Contract drawn up, horse to be shipped to trainer #2 and sold, trainer #2 to bear responsibility for insurance, upkeep, etc., horse to be sold for $x, with trainer #2 getting 5% of that for his time and my trainer getting the rest. She thought all was in black and white and signed. Off went the horse.

                            Long series of tales about how this person and then that was delayed in trying him, didn't quite work out, another coming, etc. A few months into this, however, the original kid who rode with this trainer came back for another visit to her relative who rode with my trainer. My trainer asked after her horse, which this kid saw regularly. Horse doing fine, had indeed been tried by a few people. My trainer expressed a bit of surprise that the horse had not yet sold, since he was well worth $x. Kid was quite surprised at this and said, oh, I thought he was priced at $XXX.

                            Trainer had her trailer hooked up the next day and drove to retrieve horse. Trainer #2 had him actually advertised on his bulletin board in the office in his barn for 3 times the agreed-upon-in-the-contract price. Not a bad kickback for trainer #2.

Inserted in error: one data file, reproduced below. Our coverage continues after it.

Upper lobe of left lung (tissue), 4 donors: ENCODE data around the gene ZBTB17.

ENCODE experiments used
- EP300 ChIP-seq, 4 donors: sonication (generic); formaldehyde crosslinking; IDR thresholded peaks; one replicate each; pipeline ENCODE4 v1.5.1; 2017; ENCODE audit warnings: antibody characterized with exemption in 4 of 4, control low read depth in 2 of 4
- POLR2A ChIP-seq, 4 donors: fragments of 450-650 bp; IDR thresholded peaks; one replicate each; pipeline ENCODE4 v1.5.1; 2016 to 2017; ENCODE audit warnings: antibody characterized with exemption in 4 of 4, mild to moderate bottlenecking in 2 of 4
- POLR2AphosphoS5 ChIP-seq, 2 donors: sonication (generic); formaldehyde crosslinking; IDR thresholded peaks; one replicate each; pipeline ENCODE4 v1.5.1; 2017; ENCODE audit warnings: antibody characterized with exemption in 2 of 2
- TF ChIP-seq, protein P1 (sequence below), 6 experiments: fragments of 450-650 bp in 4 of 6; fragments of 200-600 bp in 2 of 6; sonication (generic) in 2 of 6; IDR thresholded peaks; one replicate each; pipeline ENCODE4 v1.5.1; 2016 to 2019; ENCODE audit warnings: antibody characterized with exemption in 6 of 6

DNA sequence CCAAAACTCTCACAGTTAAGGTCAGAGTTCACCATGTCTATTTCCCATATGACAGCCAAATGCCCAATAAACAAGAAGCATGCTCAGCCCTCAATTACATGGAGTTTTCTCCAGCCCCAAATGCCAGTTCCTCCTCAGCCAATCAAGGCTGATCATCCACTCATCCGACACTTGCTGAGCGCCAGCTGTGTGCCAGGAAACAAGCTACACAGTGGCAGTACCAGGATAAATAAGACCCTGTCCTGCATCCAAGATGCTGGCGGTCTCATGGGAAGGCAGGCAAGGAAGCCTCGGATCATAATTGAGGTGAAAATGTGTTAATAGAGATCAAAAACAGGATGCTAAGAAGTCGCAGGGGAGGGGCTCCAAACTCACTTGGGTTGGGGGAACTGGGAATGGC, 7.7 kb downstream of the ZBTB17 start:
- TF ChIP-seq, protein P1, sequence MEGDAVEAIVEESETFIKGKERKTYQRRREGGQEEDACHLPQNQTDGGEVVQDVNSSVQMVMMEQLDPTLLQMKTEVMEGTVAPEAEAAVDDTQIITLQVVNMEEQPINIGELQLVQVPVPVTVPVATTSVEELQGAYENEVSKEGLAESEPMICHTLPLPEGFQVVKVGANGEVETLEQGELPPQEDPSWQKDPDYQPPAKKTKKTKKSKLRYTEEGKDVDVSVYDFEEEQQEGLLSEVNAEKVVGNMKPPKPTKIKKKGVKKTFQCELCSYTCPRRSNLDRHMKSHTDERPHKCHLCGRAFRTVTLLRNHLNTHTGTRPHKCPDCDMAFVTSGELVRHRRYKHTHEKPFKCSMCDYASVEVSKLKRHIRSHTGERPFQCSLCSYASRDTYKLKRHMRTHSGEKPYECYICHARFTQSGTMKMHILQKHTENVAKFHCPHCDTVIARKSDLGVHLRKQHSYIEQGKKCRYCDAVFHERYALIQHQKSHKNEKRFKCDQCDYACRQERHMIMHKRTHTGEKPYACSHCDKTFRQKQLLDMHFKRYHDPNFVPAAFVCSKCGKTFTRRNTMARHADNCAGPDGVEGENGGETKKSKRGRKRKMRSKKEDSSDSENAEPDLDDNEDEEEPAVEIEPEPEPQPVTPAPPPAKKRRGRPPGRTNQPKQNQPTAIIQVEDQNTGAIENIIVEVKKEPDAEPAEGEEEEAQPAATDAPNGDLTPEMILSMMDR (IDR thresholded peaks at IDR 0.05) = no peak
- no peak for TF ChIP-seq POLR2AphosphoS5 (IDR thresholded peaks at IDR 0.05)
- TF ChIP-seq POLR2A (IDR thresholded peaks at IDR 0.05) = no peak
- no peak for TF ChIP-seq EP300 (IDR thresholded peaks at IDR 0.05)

Trainer #1 got her horse back with no more expense than gas, and he had been well cared for in the interim. But she was so mad for a month afterwards that you could see steam rising. No horse for sale ever left her custody and control after that until the deal was completed.

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                            • #74
                              Originally posted by MistyBlue View Post
                              ...the seller doesn't bring the sale item to the buyer unless the seller is the ice cream truck driver.
                              That's hilarious!

                              And the very idea of hauling a horse long distance for a potential buyer to try is also hilarious, but maybe not so much because I think that this is a bizzare enough request that they might seriously think that it might work that way.